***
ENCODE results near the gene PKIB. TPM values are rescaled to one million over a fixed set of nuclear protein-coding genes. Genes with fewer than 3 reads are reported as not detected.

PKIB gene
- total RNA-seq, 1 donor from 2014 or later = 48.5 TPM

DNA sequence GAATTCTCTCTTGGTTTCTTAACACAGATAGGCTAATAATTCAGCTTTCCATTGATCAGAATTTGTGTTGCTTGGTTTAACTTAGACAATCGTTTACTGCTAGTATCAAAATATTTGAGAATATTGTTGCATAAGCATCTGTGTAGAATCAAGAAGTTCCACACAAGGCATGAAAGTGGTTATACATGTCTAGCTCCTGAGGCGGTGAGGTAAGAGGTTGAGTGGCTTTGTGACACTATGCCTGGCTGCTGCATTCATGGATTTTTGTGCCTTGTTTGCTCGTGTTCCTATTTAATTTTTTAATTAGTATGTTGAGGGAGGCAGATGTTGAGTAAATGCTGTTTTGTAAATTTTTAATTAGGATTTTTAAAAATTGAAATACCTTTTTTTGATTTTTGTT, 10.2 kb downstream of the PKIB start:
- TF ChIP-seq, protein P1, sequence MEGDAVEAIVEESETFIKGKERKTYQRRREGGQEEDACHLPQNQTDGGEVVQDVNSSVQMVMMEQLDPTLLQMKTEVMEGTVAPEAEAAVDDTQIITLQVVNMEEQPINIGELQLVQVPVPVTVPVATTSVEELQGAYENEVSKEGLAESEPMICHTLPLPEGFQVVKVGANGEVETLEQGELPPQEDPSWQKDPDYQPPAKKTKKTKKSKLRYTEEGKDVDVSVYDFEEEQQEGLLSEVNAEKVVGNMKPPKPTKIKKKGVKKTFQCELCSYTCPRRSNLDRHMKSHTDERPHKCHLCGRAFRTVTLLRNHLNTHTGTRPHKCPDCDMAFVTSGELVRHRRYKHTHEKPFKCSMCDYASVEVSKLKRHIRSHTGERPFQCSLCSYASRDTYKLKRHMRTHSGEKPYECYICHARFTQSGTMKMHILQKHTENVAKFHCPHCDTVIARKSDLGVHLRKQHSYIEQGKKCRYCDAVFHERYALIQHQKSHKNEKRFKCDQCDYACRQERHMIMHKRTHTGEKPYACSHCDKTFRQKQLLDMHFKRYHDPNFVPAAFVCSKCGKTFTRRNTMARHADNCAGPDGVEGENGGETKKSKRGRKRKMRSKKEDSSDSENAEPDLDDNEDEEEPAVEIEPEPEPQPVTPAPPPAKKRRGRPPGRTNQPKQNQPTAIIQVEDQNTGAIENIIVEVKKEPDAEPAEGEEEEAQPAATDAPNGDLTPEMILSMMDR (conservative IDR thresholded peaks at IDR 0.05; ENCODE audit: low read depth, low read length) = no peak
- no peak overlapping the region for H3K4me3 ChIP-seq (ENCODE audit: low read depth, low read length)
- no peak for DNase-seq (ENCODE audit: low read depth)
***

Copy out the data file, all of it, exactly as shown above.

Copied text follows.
ENCODE results near the gene PKIB. TPM values are rescaled to one million over a fixed set of nuclear protein-coding genes. Genes with fewer than 3 reads are reported as not detected.

PKIB gene
- total RNA-seq, 1 donor from 2014 or later = 48.5 TPM

DNA sequence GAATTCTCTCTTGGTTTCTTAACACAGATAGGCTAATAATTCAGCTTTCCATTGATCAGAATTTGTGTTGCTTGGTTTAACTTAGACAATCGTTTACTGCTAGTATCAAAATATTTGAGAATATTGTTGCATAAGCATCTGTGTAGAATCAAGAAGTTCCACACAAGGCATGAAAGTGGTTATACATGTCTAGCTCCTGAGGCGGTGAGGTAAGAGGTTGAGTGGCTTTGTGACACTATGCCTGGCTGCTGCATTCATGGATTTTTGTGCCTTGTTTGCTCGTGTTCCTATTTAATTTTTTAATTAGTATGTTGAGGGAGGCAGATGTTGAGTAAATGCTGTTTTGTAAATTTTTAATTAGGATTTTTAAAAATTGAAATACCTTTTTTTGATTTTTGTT, 10.2 kb downstream of the PKIB start:
- TF ChIP-seq, protein P1, sequence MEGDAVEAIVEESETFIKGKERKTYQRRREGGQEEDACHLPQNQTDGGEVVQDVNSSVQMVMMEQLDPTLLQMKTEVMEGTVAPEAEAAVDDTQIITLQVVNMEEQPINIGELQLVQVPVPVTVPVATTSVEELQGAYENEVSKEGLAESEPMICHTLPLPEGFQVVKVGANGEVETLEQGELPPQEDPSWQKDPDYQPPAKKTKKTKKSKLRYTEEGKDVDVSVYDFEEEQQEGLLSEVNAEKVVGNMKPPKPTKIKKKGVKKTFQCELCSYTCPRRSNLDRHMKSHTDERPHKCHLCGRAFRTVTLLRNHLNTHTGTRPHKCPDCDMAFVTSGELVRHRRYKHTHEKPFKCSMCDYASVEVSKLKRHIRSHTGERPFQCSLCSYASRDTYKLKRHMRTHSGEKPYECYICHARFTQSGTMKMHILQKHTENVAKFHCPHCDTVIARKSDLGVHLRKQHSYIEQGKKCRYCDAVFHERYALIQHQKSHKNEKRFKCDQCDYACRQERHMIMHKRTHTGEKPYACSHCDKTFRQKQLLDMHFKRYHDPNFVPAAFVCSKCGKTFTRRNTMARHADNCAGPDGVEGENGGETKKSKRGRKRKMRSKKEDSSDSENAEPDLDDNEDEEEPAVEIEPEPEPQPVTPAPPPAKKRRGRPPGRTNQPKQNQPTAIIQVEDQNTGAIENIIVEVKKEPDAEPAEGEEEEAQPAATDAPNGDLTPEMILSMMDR (conservative IDR thresholded peaks at IDR 0.05; ENCODE audit: low read depth, low read length) = no peak
- no peak overlapping the region for H3K4me3 ChIP-seq (ENCODE audit: low read depth, low read length)
- no peak for DNase-seq (ENCODE audit: low read depth)